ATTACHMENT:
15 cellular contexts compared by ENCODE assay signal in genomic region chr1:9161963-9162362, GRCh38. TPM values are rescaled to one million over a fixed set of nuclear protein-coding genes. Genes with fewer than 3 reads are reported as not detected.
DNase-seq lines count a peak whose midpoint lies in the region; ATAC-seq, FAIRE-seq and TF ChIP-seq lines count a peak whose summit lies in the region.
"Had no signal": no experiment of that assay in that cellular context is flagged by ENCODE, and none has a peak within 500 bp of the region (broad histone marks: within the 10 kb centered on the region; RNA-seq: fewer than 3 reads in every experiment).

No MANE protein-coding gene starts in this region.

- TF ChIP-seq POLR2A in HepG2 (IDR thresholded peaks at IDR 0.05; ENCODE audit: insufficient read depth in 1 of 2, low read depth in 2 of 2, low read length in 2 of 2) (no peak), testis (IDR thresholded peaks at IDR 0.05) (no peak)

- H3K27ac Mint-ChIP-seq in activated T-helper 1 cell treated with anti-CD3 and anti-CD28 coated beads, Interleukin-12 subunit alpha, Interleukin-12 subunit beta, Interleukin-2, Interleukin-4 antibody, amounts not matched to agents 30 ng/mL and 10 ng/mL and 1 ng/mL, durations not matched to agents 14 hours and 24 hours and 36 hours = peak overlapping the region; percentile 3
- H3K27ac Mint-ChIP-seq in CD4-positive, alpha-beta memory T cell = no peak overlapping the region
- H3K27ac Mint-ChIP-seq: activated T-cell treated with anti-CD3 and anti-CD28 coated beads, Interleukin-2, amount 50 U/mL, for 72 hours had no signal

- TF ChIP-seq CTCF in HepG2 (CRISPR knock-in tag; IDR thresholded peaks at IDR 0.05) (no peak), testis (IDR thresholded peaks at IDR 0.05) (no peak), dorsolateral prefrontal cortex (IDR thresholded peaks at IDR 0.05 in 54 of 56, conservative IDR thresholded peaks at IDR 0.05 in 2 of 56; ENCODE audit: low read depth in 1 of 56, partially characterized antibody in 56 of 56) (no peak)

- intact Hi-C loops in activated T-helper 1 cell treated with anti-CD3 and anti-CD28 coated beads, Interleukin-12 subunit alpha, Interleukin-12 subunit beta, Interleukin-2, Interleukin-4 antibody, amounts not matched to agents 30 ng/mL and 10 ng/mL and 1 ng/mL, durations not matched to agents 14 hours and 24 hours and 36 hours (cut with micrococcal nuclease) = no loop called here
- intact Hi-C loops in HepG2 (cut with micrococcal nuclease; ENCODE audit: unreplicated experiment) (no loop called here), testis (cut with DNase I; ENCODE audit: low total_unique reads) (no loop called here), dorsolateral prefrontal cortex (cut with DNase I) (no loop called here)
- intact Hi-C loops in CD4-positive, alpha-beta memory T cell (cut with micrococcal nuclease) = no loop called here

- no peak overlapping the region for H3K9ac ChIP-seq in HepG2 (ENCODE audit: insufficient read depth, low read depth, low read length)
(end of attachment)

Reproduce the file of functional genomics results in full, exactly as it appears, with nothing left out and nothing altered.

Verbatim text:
15 cellular contexts compared by ENCODE assay signal in genomic region chr1:9161963-9162362, GRCh38. TPM values are rescaled to one million over a fixed set of nuclear protein-coding genes. Genes with fewer than 3 reads are reported as not detected.
DNase-seq lines count a peak whose midpoint lies in the region; ATAC-seq, FAIRE-seq and TF ChIP-seq lines count a peak whose summit lies in the region.
"Had no signal": no experiment of that assay in that cellular context is flagged by ENCODE, and none has a peak within 500 bp of the region (broad histone marks: within the 10 kb centered on the region; RNA-seq: fewer than 3 reads in every experiment).

No MANE protein-coding gene starts in this region.

- TF ChIP-seq POLR2A in HepG2 (IDR thresholded peaks at IDR 0.05; ENCODE audit: insufficient read depth in 1 of 2, low read depth in 2 of 2, low read length in 2 of 2) (no peak), testis (IDR thresholded peaks at IDR 0.05) (no peak)

- H3K27ac Mint-ChIP-seq in activated T-helper 1 cell treated with anti-CD3 and anti-CD28 coated beads, Interleukin-12 subunit alpha, Interleukin-12 subunit beta, Interleukin-2, Interleukin-4 antibody, amounts not matched to agents 30 ng/mL and 10 ng/mL and 1 ng/mL, durations not matched to agents 14 hours and 24 hours and 36 hours = peak overlapping the region; percentile 3
- H3K27ac Mint-ChIP-seq in CD4-positive, alpha-beta memory T cell = no peak overlapping the region
- H3K27ac Mint-ChIP-seq: activated T-cell treated with anti-CD3 and anti-CD28 coated beads, Interleukin-2, amount 50 U/mL, for 72 hours had no signal

- TF ChIP-seq CTCF in HepG2 (CRISPR knock-in tag; IDR thresholded peaks at IDR 0.05) (no peak), testis (IDR thresholded peaks at IDR 0.05) (no peak), dorsolateral prefrontal cortex (IDR thresholded peaks at IDR 0.05 in 54 of 56, conservative IDR thresholded peaks at IDR 0.05 in 2 of 56; ENCODE audit: low read depth in 1 of 56, partially characterized antibody in 56 of 56) (no peak)

- intact Hi-C loops in activated T-helper 1 cell treated with anti-CD3 and anti-CD28 coated beads, Interleukin-12 subunit alpha, Interleukin-12 subunit beta, Interleukin-2, Interleukin-4 antibody, amounts not matched to agents 30 ng/mL and 10 ng/mL and 1 ng/mL, durations not matched to agents 14 hours and 24 hours and 36 hours (cut with micrococcal nuclease) = no loop called here
- intact Hi-C loops in HepG2 (cut with micrococcal nuclease; ENCODE audit: unreplicated experiment) (no loop called here), testis (cut with DNase I; ENCODE audit: low total_unique reads) (no loop called here), dorsolateral prefrontal cortex (cut with DNase I) (no loop called here)
- intact Hi-C loops in CD4-positive, alpha-beta memory T cell (cut with micrococcal nuclease) = no loop called here

- no peak overlapping the region for H3K9ac ChIP-seq in HepG2 (ENCODE audit: insufficient read depth, low read depth, low read length)